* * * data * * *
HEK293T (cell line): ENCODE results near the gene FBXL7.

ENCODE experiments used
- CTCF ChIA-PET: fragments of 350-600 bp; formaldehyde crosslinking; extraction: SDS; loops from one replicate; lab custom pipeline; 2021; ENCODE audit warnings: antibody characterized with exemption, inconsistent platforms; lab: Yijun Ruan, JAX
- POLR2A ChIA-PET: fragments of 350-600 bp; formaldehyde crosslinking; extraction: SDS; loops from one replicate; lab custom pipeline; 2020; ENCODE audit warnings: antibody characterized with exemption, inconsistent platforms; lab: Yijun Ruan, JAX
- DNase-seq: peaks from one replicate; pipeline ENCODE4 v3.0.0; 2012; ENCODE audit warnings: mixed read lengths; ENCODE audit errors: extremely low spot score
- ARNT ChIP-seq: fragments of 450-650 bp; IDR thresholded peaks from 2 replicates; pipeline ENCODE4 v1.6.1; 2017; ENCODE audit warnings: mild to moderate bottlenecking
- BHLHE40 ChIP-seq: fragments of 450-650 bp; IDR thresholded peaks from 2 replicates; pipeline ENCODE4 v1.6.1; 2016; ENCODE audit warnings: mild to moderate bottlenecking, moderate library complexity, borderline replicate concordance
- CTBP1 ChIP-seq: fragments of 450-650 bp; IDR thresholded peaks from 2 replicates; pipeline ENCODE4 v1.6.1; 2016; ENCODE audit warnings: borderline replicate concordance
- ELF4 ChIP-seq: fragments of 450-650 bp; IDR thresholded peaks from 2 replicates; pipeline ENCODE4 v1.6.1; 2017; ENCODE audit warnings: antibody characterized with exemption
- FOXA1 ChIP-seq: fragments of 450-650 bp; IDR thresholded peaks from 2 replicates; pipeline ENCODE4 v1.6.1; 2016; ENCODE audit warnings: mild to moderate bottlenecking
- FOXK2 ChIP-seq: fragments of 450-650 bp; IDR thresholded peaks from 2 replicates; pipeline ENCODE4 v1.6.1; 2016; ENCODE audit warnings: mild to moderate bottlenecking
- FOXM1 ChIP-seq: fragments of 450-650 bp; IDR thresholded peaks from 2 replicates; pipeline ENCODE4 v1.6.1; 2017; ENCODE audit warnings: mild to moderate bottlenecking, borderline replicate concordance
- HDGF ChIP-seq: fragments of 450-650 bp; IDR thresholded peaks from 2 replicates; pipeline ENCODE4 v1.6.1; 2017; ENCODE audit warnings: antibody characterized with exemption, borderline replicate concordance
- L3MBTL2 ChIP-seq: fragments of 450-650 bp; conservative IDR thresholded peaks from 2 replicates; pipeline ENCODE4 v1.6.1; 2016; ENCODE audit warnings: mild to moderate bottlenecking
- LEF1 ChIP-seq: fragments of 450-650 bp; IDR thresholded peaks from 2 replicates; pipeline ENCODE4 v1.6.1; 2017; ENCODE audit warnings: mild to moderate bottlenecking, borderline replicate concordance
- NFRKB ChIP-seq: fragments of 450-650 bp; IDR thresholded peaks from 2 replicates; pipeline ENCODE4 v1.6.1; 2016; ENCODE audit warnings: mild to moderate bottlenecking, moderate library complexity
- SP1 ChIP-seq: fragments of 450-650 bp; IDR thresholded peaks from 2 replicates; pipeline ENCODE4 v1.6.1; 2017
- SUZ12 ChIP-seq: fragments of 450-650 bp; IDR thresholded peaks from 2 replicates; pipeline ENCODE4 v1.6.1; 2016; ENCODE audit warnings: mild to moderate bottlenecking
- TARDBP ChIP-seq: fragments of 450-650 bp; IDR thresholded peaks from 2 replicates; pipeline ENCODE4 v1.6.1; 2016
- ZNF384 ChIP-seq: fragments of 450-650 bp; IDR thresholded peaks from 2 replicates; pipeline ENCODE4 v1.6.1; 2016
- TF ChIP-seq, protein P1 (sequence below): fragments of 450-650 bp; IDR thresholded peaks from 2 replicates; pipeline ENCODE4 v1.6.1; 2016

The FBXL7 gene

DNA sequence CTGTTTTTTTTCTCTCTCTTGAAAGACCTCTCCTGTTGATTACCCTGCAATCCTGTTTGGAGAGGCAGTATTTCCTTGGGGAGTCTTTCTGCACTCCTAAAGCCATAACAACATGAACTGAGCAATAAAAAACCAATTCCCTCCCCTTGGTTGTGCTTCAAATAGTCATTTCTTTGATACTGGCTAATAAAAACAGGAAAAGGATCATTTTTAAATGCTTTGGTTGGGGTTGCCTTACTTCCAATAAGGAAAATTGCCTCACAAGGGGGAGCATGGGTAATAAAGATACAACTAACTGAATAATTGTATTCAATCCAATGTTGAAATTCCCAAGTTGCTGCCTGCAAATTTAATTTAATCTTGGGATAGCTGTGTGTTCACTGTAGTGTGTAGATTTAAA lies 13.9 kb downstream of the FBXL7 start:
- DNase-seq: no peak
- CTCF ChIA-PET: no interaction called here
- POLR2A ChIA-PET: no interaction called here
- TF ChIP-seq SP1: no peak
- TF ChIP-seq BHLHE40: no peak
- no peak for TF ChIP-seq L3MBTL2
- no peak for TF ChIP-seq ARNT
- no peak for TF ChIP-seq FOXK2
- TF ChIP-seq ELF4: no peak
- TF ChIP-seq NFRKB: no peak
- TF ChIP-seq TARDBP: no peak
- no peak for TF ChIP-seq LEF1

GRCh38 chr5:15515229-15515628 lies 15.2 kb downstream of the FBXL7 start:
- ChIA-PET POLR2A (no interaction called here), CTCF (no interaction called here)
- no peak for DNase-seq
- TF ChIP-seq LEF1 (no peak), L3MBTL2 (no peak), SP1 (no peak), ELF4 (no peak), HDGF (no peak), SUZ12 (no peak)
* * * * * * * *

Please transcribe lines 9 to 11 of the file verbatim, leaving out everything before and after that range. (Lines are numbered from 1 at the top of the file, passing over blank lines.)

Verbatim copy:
- ELF4 ChIP-seq: fragments of 450-650 bp; IDR thresholded peaks from 2 replicates; pipeline ENCODE4 v1.6.1; 2017; ENCODE audit warnings: antibody characterized with exemption
- FOXA1 ChIP-seq: fragments of 450-650 bp; IDR thresholded peaks from 2 replicates; pipeline ENCODE4 v1.6.1; 2016; ENCODE audit warnings: mild to moderate bottlenecking
- FOXK2 ChIP-seq: fragments of 450-650 bp; IDR thresholded peaks from 2 replicates; pipeline ENCODE4 v1.6.1; 2016; ENCODE audit warnings: mild to moderate bottlenecking